Writing a First Draft part 2

I’m 10,000 words into my first draft, so thought I’d do a quick report about how things are going. I’m using a self-developed method for writing, which is probably pretty similar to what other writers use. I’ve tried copying other people’s methods for planning and plotting, and I’ve very much come to the conclusion that people’s minds work differently, and that you have to develop a way that works for you. Still, I’d be really interested to hear from people who have different ways of writing a first draft.

My method is to have a series of brief statements which mean something to me: for example

Leaves house – gets on bus – meets flower lady – buys flower – gets off at wrong stop – gets to shop – wallet missing – walks home – gives flower to wife.

That’s just an example, as I am writing an action-packed science fiction war epic, and there aren’t any flower ladies, buses or missing wallets in my story yet.

With this briefest of outlines at the head of my page, I then extemporise the scene, “David left the house, slamming the thick oak door behind him and striding up the path…” whatever.

Generally speaking, the first two or three hundred words of this are murder, and I keep checking the word count to see if I’m getting anywhere near my 2000 a day quota. After that, some magic switch gets hit, and I start becoming interested in what I’m writing, and it tends to flow.

There’s usually a lull around 1000 words or so, and my enthusiasm dampens. If I can’t really see where I’m going next, or really don’t feel like writing this section now, I’ll leave a note [description of 19th Century public transport system in San Francisco here] for myself to fill in later.  Sometimes when I’m writing forward, I’ll have a thought about something I needed to put in earlier, but forgot to. So my character might get to the dry cleaners to drop off his suit, but I made no mention of that before he left the house, so if I’m flowing forward quite well, I simply pop back and leave a comment to fill this in later. Or if I’m finding going forward quite hard going, I’ll go back and write that bit there and then and flesh it out whilst (hopefully) my brain bubbles away with ideas for what happens later on.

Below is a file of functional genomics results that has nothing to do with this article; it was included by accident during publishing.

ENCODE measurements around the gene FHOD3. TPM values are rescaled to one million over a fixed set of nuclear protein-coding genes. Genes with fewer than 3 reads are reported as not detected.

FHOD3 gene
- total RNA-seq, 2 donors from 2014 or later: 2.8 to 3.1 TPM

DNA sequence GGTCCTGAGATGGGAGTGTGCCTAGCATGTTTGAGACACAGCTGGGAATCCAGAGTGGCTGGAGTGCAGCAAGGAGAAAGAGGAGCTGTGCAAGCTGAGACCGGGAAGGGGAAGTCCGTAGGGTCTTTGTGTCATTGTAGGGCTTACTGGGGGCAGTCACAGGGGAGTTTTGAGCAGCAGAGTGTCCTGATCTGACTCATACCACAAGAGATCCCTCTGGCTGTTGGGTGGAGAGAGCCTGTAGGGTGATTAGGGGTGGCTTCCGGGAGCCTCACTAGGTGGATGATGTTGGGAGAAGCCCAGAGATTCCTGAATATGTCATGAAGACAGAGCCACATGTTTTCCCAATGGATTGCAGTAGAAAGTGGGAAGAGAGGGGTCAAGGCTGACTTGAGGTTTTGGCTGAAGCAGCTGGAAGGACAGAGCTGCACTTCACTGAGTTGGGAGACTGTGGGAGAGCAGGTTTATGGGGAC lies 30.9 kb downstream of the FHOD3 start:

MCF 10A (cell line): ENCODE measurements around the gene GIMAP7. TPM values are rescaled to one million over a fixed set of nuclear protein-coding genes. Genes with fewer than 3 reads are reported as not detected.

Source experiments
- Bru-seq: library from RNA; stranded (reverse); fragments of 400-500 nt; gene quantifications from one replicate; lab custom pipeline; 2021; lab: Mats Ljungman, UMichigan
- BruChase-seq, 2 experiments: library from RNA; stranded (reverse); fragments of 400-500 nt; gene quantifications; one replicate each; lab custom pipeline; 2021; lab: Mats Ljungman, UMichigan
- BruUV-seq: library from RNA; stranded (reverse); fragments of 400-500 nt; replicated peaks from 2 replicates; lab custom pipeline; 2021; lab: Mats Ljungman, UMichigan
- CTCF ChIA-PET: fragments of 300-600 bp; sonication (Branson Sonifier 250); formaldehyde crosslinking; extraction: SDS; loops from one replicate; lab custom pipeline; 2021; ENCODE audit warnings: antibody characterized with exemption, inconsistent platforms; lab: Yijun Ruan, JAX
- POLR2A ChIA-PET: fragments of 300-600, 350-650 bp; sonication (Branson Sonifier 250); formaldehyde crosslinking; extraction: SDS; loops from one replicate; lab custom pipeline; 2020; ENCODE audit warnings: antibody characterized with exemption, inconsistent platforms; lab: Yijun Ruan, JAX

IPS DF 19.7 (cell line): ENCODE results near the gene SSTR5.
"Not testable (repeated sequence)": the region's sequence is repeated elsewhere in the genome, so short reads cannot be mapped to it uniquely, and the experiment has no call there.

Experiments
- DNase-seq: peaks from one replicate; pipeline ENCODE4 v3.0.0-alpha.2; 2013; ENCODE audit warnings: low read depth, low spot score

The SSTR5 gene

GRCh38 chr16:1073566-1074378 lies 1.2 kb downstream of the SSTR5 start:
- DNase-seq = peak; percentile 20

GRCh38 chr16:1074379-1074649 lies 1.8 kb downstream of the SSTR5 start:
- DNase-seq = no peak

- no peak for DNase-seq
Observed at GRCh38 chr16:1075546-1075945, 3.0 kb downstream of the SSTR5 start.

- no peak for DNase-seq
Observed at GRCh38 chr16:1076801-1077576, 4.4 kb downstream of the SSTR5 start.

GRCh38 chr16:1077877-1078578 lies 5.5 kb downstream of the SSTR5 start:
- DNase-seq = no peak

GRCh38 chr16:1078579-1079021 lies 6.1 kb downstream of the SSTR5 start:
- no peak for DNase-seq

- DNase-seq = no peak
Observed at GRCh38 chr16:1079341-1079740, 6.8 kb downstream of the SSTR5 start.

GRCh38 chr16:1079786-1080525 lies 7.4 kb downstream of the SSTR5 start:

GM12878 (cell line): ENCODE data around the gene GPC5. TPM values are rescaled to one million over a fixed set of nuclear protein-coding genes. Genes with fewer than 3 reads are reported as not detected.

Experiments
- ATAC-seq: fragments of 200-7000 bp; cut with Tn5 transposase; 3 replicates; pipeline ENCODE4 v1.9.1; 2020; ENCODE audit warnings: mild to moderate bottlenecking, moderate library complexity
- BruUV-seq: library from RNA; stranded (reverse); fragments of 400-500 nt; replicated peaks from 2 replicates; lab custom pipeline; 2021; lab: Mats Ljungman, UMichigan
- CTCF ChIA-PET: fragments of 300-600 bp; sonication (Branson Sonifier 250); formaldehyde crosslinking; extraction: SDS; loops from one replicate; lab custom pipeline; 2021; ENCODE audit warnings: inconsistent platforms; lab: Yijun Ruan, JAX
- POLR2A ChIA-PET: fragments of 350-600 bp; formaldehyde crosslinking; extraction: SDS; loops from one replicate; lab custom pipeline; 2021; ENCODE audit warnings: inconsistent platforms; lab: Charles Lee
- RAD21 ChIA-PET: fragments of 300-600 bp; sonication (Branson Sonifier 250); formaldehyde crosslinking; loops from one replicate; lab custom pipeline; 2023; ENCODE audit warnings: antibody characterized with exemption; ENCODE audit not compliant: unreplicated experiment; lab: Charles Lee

What I’m learning is that the more detailed the plan is for writing, the more cues I have and the easier it is to press on. Its a lot easier to write a section from

Leaves house – misses bus – angry – runs to work – trips over into puddle – sees friend etc.

than

Goes to work.

Because I have to write, and make stuff up at the same time, which like walking and chewing gum, is a skill I haven’t learned yet. If you’re reading this, and you’re a writer, please let me know which methods have worked for you, as I’d be fascinated to learn. I’ll do my next post at 20k, I guess. Onward.

 

 

 

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One thought on “Writing a First Draft part 2

  1. My suggestion would be to get it down even if it doesn’t flow. Then go back and decide if it deserves a place in your story. I know some writers advocate a limit per day but you’re not a salesperson on a target of selling socks per day. If you can write something then you have achieved. If you’re excited then that will drive you rather than the word count.

    Liked by 1 person

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